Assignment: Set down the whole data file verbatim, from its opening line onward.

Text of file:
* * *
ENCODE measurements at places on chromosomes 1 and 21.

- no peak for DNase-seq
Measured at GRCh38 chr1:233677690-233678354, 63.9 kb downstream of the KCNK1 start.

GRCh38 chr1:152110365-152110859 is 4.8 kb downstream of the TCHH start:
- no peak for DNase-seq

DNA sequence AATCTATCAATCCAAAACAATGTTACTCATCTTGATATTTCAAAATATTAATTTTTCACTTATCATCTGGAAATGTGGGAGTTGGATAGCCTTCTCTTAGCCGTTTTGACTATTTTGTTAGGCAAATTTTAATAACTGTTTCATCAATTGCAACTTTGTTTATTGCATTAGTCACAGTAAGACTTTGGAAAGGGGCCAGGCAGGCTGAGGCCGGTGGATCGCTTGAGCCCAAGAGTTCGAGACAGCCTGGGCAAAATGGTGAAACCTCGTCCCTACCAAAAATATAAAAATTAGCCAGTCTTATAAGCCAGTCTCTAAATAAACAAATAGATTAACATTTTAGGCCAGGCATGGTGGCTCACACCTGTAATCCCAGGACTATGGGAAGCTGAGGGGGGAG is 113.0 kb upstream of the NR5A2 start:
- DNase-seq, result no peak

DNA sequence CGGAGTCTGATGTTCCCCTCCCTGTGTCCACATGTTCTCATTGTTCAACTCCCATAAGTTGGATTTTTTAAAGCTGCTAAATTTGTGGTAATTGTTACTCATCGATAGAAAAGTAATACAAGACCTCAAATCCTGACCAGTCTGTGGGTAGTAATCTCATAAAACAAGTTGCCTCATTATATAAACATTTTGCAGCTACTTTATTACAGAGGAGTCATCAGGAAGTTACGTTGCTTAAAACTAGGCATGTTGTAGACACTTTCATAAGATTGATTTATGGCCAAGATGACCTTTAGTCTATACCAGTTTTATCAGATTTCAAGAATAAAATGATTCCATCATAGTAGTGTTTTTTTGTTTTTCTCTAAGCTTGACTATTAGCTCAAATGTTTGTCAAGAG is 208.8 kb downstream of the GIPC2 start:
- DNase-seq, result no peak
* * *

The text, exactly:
ENCODE measurements at places on chromosomes 1 and 21.

- no peak for DNase-seq
Measured at GRCh38 chr1:233677690-233678354, 63.9 kb downstream of the KCNK1 start.

GRCh38 chr1:152110365-152110859 is 4.8 kb downstream of the TCHH start:
- no peak for DNase-seq

DNA sequence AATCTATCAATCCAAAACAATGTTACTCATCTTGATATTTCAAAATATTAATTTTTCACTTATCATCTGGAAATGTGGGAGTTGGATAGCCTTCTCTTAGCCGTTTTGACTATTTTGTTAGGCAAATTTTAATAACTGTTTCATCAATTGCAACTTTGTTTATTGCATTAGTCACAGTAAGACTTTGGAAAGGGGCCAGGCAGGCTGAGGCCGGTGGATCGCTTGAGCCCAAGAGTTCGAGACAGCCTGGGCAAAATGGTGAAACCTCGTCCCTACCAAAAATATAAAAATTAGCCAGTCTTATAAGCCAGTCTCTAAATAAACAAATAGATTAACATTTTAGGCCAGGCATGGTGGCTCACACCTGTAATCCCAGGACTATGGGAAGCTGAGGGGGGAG is 113.0 kb upstream of the NR5A2 start:
- DNase-seq, result no peak

DNA sequence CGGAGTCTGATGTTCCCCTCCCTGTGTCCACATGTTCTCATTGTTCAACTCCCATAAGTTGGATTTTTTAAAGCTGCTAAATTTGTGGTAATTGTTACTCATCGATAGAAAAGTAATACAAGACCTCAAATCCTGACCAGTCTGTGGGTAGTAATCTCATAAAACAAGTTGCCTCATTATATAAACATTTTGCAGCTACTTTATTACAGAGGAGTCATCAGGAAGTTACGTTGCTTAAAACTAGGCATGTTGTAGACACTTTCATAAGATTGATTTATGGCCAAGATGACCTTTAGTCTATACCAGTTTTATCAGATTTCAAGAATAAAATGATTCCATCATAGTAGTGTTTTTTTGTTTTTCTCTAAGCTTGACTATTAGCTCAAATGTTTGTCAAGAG is 208.8 kb downstream of the GIPC2 start:
- DNase-seq, result no peak